In the markets, a new great malinvestment boom is underway. Blame it on Donald Trump’s victory and hyped all news is good news investment stories again. A Trump presidency is about to set off a new US infrastructure building boom, slash corporation tax, curb Chinese and Mexican imports, boost commodity demand, and do  all like there’s no tomorrow.

To this old dinosaur, there’s probably no tomorrow. Investors are being hyped into putting the cart before the horse. What’s coming next is a normalisation of interest rates, albeit in tiny baby step hikes. To this old dinosaur commodities trader, it’s more likely a new bust comes before any eventual Donald Trump boom. I would use the current rallies as an exit opportunity to raise cash ahead of 2017.

Asian markets drop as money shifts to U.S. Treasurys

By Willa Plank Published: Nov 10, 2016 11:09 p.m. ET
Asian emerging markets sold off sharply Friday as U.S. Treasury yields rose overnight.
Indonesia’s Jakarta Composite Index was off 2.9%, the Philippines PSEi PSEI, -2.88%   tumbled 2.5% and Malaysia’s FTSE Bursa Malaysia KLCI FBMKLCI, -0.98%   sank 1.1%.
In more developed markets Hong Kong’s Hang Seng Index HSI, -1.12%   was down 1.5%, Korea’s Kospi SEU, -0.85%   was off 0.7%, and Taiwan’s Taiex Y9999, -2.12%   dropped 1.8%.
“Global investors are favoring conditions in the U.S. market,” said Alex Wijaya, senior sales trader at CMC Markets, pointing to soaring U.S. Treasury yields. “We are seeing a general flowing to the U.S.”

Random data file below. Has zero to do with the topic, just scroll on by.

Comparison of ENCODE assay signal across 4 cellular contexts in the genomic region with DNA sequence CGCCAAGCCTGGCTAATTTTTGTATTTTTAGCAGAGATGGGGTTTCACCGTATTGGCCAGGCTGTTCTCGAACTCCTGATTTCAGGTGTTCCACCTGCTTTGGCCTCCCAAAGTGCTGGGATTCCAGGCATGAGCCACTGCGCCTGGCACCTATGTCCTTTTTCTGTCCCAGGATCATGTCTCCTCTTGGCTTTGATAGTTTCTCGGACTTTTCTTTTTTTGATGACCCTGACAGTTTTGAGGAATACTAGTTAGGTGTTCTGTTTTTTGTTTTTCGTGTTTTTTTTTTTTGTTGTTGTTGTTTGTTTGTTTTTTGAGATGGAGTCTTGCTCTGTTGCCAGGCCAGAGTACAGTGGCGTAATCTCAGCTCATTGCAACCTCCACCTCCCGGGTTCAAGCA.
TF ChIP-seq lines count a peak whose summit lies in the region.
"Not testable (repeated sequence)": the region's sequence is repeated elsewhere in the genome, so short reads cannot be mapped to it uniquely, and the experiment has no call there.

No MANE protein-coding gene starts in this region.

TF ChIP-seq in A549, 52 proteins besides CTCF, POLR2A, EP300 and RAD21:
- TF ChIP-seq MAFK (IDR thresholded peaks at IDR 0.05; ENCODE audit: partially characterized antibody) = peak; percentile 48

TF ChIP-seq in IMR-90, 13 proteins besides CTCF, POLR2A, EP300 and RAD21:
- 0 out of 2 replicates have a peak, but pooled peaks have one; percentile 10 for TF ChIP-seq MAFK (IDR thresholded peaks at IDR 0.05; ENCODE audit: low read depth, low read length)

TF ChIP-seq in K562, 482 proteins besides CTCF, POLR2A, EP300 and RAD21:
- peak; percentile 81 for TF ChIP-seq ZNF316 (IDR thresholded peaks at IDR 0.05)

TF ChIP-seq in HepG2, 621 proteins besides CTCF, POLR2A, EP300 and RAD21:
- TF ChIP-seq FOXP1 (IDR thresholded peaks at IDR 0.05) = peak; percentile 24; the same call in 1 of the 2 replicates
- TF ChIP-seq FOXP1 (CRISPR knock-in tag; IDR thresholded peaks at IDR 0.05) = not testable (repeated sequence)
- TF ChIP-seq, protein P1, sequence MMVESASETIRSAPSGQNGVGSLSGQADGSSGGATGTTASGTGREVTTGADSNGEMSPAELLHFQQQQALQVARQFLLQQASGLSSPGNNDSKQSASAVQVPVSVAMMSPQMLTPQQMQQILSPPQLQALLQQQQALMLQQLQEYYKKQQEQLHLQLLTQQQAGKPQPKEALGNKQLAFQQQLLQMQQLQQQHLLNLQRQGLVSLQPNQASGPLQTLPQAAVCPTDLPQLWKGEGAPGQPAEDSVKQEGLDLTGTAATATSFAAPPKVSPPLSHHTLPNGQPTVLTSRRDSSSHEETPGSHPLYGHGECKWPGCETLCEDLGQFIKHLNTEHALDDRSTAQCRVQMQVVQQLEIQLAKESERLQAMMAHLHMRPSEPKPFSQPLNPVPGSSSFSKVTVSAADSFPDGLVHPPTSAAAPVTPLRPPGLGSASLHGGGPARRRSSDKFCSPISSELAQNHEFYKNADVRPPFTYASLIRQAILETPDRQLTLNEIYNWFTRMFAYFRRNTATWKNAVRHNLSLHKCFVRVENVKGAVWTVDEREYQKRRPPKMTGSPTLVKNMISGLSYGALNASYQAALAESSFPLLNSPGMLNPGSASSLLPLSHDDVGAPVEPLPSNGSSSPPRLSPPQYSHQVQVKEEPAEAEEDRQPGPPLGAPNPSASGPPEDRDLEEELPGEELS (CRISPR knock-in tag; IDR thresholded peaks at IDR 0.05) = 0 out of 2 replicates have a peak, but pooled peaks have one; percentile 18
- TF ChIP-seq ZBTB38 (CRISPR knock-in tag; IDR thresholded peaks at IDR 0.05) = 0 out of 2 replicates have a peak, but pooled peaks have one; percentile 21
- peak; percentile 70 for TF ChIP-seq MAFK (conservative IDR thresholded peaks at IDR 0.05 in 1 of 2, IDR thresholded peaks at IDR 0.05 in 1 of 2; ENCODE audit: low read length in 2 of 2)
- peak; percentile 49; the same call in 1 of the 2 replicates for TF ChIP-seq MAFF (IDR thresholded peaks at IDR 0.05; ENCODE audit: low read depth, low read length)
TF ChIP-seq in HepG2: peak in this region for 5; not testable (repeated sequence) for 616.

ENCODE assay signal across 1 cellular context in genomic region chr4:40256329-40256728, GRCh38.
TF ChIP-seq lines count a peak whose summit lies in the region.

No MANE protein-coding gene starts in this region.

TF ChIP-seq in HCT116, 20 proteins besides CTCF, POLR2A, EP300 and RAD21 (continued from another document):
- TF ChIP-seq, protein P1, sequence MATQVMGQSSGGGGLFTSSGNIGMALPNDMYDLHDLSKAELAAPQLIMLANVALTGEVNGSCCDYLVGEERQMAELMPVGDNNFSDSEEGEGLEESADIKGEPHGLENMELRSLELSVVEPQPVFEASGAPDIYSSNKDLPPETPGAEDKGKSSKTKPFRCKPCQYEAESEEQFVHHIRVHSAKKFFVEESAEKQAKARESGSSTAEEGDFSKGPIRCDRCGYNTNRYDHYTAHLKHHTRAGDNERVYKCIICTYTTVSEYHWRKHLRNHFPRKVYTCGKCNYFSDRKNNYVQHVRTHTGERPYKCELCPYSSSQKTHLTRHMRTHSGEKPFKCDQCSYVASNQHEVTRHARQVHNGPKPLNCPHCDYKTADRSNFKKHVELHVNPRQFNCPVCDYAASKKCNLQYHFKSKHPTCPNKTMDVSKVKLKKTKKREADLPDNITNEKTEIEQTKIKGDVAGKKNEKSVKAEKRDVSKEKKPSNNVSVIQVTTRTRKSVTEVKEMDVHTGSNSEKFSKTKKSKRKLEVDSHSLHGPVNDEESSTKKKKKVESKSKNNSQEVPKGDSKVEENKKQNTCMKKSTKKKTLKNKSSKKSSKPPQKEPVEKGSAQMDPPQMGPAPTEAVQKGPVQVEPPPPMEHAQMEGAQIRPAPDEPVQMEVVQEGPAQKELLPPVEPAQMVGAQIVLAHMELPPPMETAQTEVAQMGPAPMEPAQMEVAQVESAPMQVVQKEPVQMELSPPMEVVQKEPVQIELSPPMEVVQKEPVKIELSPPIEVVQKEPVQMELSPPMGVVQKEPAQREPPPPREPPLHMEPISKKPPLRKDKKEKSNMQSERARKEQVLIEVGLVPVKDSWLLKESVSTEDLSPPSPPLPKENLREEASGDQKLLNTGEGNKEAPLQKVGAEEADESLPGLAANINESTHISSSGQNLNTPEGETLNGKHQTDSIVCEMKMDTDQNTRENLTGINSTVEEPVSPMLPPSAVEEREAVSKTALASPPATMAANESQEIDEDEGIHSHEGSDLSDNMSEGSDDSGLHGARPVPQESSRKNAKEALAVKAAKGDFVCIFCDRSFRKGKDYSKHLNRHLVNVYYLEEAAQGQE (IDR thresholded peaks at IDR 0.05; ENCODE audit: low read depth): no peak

The yield on the benchmark 10-year U.S. Treasury note climbed to 2.118% overnight from 2.070% Wednesday. That came on the back of the biggest one-day jump in the 10-year yield in over three years Wednesday.
As offshore investors pulled money out of emerging Asia into U.S. Treasurys, regional currencies were walloped. Indonesia’s rupiah was down 1.6% Friday according to Thomson Reuters and the Malaysian ringgit dove 2.7%, according to FactSet.
The rupiah plummet forced the Indonesian central bank Friday to defend the currency, according to Bank Indonesia Senior Deputy Governor Mirza Adityaswara, as foreign investors trimmed their holdings of rupiah assets.
Japan’s Nikkei NIK, +0.18%   bucked the regional selloff, rising 0.3% even as the yen gained 0.4% against the dollar.
Australia’s S&P/ASX 200 XJO, +0.79%   also rose 0.2%, lifted by an ongoing commodities rally.
The yield on the newest 10-year Japanese government bond briefly rose to -0.025%. Japanese government bond yields were tracking gains in U.S. Treasury yields overnight. JGB yields were driven higher by the prospect of rising inflation given U.S. President-elect Trump’s vast plans for spending and tax cuts.
Rising JGB yields lift the profits of Japan financials, which invest heavily in the asset. Nomura Holdings 8604, +5.11%   was 4.2% higher and Dai-ichi Life Holdings 8750, +8.78%   surged 8.9% Friday.
Japan industrial firms also jumped Friday on expectation they will benefit from Trump’s infrastructure spending. Mitsubishi Heavy Industries 7011, +3.70%   was up 3.7% and Kawasaki Heavy Industries 7012, +3.96%   gained 4.3%.
Commodities continued to rise on expectation of surging U.S. demand for Trump infrastructure building.
Copper, a core industrial metal, surged 3.6% Thursday, and is up 7% since the U.S. election. Iron ore jumped 4.4% to a two-year high Thursday.
This has lifted the Aussie miners, with BHP Billiton BHP, +2.13%   up 1.9%, Fortescue Metals Group FMG, +4.49%   gaining 2.8% and Rio Tinto RIO, +2.44%   rising 2.6% on Friday.

Trump's Vow to Crack Down on China Set to Run Into Complex Reality

November 11, 2016 — 4:00 AM GMT
On the campaign trail, Donald Trump hurled threats at China, telling it to level the playing field on trade or accept the consequences. Now as president, confronting the world’s second-biggest economy will be a much taller task.